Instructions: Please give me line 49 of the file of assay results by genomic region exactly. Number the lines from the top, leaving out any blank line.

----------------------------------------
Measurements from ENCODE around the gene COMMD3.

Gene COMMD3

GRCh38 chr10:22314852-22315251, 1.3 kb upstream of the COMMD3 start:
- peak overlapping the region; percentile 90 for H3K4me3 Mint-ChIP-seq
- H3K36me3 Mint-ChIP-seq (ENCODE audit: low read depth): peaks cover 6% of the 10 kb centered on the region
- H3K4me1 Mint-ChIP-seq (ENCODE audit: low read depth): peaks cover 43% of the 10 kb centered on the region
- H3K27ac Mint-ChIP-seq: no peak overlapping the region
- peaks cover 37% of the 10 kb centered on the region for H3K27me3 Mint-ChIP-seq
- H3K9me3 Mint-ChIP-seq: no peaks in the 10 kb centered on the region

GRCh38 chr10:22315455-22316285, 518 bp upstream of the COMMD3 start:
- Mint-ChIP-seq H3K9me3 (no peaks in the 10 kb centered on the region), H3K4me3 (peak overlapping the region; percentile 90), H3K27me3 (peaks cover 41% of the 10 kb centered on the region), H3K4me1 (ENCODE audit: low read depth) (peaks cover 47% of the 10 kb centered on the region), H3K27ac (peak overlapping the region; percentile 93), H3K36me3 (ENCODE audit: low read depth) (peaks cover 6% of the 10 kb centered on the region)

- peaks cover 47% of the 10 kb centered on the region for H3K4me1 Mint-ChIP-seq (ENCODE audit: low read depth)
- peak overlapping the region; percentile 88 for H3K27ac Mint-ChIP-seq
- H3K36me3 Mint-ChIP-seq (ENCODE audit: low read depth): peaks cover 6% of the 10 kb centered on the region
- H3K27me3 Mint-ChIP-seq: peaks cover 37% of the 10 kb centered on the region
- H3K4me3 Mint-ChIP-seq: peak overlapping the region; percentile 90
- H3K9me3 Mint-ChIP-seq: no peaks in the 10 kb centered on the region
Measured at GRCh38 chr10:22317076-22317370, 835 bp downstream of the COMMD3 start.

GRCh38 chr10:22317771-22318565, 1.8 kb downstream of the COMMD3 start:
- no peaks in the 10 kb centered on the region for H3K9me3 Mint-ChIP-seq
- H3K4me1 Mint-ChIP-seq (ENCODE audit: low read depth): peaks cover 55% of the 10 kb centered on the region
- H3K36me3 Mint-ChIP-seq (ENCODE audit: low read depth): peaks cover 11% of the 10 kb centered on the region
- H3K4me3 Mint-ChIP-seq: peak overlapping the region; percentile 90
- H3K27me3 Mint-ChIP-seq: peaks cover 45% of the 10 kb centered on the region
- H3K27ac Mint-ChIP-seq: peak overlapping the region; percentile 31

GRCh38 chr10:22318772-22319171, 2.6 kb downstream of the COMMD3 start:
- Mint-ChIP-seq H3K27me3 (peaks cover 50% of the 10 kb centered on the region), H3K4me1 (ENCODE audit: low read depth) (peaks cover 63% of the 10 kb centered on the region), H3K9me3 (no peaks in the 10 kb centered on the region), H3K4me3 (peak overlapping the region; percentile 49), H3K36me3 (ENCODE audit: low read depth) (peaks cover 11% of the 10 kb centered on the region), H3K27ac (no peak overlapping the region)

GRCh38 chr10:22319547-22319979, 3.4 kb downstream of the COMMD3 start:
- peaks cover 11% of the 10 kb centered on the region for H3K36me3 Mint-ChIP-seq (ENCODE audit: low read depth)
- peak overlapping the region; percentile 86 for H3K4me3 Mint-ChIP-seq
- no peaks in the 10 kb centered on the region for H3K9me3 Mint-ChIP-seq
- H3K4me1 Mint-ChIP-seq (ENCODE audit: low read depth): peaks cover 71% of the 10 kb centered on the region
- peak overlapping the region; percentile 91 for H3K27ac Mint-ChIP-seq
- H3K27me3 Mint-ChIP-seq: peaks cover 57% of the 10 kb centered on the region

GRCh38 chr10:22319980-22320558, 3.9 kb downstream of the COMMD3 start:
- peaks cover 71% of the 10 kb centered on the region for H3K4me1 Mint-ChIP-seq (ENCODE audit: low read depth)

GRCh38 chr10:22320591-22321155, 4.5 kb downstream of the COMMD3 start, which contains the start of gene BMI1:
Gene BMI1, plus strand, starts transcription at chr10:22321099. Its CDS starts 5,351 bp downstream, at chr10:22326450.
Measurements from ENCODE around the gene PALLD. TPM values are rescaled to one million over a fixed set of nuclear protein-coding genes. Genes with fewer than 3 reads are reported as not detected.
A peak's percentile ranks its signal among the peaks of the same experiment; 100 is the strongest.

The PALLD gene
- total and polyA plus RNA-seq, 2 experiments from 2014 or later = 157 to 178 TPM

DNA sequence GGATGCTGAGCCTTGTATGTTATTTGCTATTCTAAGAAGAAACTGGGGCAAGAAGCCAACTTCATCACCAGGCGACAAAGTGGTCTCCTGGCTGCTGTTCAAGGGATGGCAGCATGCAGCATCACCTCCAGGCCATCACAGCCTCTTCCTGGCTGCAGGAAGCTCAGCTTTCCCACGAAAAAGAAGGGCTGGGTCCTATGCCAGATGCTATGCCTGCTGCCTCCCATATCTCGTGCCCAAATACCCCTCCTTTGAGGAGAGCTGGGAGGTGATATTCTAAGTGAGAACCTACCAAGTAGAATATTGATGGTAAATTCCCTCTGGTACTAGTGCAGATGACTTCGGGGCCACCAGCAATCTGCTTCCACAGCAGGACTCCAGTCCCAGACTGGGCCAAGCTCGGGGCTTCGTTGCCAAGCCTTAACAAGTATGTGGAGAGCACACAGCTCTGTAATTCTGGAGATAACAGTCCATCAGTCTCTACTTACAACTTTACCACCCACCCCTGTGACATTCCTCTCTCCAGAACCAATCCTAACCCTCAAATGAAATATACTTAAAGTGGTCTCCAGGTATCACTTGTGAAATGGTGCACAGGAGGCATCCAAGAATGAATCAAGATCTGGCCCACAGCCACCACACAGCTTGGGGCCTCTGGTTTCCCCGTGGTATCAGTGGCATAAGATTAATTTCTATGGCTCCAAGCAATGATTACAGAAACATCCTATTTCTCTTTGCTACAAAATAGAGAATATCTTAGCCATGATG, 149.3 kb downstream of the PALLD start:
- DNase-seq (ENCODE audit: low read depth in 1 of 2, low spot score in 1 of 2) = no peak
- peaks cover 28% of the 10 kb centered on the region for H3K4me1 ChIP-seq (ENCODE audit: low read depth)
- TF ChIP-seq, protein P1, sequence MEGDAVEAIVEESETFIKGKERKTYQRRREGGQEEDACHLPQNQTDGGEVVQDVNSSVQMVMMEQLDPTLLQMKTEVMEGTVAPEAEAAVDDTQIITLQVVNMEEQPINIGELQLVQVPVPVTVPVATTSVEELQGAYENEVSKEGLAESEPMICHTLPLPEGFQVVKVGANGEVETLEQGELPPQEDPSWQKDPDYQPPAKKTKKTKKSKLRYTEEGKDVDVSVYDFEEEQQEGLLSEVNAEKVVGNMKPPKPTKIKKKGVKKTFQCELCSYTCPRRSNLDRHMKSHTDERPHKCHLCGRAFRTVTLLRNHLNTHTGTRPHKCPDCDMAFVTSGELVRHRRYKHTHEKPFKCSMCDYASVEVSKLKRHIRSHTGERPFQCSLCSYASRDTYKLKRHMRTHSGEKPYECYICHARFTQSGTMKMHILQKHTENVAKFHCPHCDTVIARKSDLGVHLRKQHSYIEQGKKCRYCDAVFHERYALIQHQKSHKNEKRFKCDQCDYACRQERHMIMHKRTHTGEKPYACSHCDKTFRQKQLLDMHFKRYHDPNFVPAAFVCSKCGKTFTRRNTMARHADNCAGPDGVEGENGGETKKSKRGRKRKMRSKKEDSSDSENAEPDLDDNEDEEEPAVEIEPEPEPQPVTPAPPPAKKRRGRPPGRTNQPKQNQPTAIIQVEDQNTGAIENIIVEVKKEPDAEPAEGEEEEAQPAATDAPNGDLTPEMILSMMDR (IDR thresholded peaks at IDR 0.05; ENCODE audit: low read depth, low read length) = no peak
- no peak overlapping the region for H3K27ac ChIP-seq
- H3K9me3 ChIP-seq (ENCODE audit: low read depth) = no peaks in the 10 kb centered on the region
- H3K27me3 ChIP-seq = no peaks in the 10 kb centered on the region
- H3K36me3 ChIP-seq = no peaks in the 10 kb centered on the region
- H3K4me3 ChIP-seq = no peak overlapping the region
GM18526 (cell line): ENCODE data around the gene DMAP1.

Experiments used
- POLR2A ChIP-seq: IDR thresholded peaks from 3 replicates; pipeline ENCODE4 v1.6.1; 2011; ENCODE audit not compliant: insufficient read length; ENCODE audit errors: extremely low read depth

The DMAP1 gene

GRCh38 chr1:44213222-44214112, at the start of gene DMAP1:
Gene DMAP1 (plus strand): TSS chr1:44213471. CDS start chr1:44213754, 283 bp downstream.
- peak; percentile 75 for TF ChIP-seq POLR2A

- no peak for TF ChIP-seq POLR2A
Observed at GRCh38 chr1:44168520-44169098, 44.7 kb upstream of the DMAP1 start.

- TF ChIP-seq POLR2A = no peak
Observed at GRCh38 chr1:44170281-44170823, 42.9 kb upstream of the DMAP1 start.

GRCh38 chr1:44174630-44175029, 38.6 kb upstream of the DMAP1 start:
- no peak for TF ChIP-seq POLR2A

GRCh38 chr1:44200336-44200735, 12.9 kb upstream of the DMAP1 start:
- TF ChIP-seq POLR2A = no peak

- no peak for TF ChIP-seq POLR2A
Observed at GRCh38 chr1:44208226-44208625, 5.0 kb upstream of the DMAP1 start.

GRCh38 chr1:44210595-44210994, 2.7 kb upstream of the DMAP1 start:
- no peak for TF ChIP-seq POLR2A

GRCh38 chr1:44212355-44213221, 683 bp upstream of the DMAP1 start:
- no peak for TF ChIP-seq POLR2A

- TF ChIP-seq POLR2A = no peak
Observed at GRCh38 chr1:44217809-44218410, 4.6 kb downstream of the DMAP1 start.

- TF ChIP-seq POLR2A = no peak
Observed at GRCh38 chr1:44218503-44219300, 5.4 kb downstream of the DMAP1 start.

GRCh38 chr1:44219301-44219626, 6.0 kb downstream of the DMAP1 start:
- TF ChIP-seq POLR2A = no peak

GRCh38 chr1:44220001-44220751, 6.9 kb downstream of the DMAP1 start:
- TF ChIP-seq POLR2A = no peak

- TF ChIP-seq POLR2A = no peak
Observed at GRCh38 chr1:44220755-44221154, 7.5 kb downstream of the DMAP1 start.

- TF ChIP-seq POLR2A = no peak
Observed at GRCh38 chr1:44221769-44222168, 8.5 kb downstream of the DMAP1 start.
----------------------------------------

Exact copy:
- H3K27me3 ChIP-seq = no peaks in the 10 kb centered on the region